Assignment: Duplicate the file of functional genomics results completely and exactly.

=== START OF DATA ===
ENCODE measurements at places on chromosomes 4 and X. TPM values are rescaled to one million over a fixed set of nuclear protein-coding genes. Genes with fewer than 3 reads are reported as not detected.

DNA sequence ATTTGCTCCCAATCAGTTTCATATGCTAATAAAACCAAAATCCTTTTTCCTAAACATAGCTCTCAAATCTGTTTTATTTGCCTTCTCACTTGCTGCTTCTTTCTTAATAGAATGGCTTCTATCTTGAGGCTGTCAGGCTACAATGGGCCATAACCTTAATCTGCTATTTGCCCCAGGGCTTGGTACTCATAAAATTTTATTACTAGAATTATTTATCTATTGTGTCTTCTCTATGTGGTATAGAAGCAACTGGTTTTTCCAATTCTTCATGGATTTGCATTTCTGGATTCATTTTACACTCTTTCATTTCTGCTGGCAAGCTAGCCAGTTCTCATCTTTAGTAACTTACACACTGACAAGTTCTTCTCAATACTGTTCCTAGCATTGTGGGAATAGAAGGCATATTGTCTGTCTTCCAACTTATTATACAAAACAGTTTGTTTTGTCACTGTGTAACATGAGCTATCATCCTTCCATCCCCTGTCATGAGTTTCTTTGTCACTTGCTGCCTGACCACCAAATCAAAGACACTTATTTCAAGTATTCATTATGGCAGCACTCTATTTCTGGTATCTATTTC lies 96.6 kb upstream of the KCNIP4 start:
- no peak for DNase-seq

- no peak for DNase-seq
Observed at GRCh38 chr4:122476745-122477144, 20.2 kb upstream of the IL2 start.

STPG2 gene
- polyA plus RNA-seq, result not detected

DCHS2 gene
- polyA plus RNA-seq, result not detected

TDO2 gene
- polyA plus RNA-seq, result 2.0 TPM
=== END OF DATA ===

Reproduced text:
ENCODE measurements at places on chromosomes 4 and X. TPM values are rescaled to one million over a fixed set of nuclear protein-coding genes. Genes with fewer than 3 reads are reported as not detected.

DNA sequence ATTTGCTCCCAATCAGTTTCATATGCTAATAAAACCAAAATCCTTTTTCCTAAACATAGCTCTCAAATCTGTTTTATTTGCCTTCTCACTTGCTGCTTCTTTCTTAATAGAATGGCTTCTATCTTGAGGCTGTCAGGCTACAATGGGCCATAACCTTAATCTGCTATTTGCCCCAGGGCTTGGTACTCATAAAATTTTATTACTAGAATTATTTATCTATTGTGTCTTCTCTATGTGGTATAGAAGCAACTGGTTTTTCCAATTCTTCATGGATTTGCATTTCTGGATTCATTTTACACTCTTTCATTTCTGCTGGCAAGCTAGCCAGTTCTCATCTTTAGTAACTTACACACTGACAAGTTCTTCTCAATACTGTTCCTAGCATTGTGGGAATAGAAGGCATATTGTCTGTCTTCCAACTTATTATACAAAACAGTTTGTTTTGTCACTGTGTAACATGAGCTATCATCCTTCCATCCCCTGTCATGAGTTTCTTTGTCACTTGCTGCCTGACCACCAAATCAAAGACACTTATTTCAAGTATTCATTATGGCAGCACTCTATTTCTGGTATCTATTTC lies 96.6 kb upstream of the KCNIP4 start:
- no peak for DNase-seq

- no peak for DNase-seq
Observed at GRCh38 chr4:122476745-122477144, 20.2 kb upstream of the IL2 start.

STPG2 gene
- polyA plus RNA-seq, result not detected

DCHS2 gene
- polyA plus RNA-seq, result not detected

TDO2 gene
- polyA plus RNA-seq, result 2.0 TPM